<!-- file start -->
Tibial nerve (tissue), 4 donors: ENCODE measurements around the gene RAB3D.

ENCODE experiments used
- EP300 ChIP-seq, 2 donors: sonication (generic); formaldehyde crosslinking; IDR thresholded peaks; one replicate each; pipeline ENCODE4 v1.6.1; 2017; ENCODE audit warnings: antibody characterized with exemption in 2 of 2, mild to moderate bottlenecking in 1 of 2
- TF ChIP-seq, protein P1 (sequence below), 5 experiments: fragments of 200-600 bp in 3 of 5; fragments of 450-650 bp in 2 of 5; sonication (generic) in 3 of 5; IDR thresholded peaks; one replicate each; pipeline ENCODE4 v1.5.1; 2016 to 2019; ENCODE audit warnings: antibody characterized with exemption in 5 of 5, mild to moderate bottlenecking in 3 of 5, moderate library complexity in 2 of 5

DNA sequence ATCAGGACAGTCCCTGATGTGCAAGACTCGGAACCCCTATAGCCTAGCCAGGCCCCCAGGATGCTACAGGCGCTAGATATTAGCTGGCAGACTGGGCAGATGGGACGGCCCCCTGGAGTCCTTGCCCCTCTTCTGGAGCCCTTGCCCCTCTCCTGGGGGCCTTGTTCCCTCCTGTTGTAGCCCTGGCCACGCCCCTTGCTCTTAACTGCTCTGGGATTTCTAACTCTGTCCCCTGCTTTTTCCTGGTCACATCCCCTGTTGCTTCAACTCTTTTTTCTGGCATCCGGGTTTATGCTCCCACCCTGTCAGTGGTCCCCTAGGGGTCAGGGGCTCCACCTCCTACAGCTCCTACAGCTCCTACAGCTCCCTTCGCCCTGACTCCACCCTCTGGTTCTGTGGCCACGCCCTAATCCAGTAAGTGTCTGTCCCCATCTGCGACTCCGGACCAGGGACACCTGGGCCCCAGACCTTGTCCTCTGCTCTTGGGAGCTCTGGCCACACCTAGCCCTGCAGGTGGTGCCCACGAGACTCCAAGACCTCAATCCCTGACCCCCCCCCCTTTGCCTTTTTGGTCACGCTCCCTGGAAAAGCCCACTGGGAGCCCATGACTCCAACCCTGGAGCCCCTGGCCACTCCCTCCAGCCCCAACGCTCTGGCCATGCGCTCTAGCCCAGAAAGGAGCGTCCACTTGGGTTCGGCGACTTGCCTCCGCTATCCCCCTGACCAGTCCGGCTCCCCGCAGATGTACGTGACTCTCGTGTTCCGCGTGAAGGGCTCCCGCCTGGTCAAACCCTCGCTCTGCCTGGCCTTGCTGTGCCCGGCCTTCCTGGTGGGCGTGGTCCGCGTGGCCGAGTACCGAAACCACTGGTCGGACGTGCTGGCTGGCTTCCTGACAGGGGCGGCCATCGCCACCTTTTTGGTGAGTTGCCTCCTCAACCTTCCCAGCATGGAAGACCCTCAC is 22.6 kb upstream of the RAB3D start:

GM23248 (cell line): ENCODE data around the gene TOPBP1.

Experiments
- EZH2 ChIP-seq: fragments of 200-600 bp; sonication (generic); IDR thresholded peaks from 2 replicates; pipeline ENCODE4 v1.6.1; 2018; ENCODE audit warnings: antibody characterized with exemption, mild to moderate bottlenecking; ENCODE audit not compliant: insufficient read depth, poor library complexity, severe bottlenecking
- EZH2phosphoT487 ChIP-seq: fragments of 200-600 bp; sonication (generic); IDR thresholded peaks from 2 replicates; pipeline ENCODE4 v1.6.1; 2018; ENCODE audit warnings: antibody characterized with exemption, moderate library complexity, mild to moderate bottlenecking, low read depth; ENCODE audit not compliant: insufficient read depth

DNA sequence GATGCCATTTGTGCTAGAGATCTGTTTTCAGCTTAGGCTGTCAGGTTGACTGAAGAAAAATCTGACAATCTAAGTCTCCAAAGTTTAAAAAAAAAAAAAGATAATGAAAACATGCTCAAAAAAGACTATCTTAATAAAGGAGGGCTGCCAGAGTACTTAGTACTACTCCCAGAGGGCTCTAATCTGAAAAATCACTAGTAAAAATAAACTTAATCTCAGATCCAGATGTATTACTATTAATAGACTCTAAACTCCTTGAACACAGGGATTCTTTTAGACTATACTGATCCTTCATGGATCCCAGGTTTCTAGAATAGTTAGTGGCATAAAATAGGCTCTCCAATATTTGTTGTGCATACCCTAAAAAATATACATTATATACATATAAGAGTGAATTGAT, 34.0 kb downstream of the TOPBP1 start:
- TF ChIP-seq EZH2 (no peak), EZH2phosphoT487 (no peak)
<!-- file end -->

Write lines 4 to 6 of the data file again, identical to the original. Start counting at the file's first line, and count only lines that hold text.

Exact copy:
- TF ChIP-seq, protein P1 (sequence below), 5 experiments: fragments of 200-600 bp in 3 of 5; fragments of 450-650 bp in 2 of 5; sonication (generic) in 3 of 5; IDR thresholded peaks; one replicate each; pipeline ENCODE4 v1.5.1; 2016 to 2019; ENCODE audit warnings: antibody characterized with exemption in 5 of 5, mild to moderate bottlenecking in 3 of 5, moderate library complexity in 2 of 5

DNA sequence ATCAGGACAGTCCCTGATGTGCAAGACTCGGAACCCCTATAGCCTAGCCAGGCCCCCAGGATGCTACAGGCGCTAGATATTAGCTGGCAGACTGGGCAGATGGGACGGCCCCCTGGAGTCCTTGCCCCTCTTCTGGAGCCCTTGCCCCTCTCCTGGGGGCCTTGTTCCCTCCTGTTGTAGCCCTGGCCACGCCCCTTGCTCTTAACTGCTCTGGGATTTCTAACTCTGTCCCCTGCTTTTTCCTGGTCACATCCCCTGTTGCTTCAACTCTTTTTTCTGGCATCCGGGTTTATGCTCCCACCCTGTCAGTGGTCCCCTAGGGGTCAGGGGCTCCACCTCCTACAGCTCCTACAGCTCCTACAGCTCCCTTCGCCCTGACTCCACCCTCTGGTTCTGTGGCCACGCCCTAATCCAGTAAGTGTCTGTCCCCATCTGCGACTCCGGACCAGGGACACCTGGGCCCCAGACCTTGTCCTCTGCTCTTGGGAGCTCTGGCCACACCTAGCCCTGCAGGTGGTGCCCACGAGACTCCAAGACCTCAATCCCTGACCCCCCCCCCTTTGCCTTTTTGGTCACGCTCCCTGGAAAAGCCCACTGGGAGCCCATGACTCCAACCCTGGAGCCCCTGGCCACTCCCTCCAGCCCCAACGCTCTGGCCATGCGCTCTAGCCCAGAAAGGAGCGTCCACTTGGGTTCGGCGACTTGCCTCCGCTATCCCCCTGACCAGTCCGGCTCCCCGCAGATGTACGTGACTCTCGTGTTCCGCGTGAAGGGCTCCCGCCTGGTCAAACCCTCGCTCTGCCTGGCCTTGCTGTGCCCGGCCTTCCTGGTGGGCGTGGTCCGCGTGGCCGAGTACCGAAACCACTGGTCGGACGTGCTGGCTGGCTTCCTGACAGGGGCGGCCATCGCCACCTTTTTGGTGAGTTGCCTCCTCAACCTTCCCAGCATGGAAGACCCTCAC is 22.6 kb upstream of the RAB3D start:

GM23248 (cell line): ENCODE data around the gene TOPBP1.